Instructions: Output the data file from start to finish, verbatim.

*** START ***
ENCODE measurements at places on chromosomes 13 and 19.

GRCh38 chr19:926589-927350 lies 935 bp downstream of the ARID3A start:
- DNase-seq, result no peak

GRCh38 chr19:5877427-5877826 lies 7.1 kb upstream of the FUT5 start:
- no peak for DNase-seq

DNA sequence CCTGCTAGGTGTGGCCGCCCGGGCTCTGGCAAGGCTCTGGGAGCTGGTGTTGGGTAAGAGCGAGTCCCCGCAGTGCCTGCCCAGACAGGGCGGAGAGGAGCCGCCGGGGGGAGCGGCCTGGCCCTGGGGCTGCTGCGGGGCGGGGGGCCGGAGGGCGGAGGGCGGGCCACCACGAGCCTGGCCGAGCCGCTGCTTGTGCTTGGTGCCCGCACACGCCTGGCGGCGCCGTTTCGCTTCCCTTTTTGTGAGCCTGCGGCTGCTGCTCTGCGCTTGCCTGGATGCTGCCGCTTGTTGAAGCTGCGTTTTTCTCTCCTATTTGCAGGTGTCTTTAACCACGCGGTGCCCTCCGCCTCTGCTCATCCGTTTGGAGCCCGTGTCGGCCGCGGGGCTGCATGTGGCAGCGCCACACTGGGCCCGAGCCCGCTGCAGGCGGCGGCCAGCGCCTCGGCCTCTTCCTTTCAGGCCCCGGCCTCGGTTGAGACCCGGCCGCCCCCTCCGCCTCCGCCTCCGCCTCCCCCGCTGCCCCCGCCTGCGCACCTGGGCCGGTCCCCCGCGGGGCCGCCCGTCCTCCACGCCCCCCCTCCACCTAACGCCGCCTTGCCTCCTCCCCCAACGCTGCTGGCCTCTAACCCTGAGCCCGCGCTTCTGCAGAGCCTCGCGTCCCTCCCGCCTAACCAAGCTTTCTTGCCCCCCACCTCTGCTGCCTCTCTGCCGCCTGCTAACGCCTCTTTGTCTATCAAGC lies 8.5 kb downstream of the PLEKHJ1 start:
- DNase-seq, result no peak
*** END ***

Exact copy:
ENCODE measurements at places on chromosomes 13 and 19.

GRCh38 chr19:926589-927350 lies 935 bp downstream of the ARID3A start:
- DNase-seq, result no peak

GRCh38 chr19:5877427-5877826 lies 7.1 kb upstream of the FUT5 start:
- no peak for DNase-seq

DNA sequence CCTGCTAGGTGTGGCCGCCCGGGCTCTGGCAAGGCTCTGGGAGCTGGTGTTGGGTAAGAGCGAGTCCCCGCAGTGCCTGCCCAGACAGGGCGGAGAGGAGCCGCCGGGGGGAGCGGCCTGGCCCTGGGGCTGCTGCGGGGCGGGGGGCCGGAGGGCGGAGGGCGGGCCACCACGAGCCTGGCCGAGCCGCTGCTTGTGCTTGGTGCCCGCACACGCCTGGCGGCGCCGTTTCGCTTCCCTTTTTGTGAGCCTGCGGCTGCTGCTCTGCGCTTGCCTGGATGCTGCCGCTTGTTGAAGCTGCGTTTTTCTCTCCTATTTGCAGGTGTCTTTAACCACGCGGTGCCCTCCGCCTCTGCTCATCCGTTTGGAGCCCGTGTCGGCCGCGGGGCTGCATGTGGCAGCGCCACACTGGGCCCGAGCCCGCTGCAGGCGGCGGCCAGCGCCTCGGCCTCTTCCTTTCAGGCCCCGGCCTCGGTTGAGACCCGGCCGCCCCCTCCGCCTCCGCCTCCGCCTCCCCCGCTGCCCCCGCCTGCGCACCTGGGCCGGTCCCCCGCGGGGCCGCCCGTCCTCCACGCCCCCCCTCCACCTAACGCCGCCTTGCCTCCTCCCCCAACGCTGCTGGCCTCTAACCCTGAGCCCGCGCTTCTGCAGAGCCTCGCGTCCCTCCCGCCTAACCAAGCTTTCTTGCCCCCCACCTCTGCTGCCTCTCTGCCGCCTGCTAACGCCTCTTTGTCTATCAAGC lies 8.5 kb downstream of the PLEKHJ1 start:
- DNase-seq, result no peak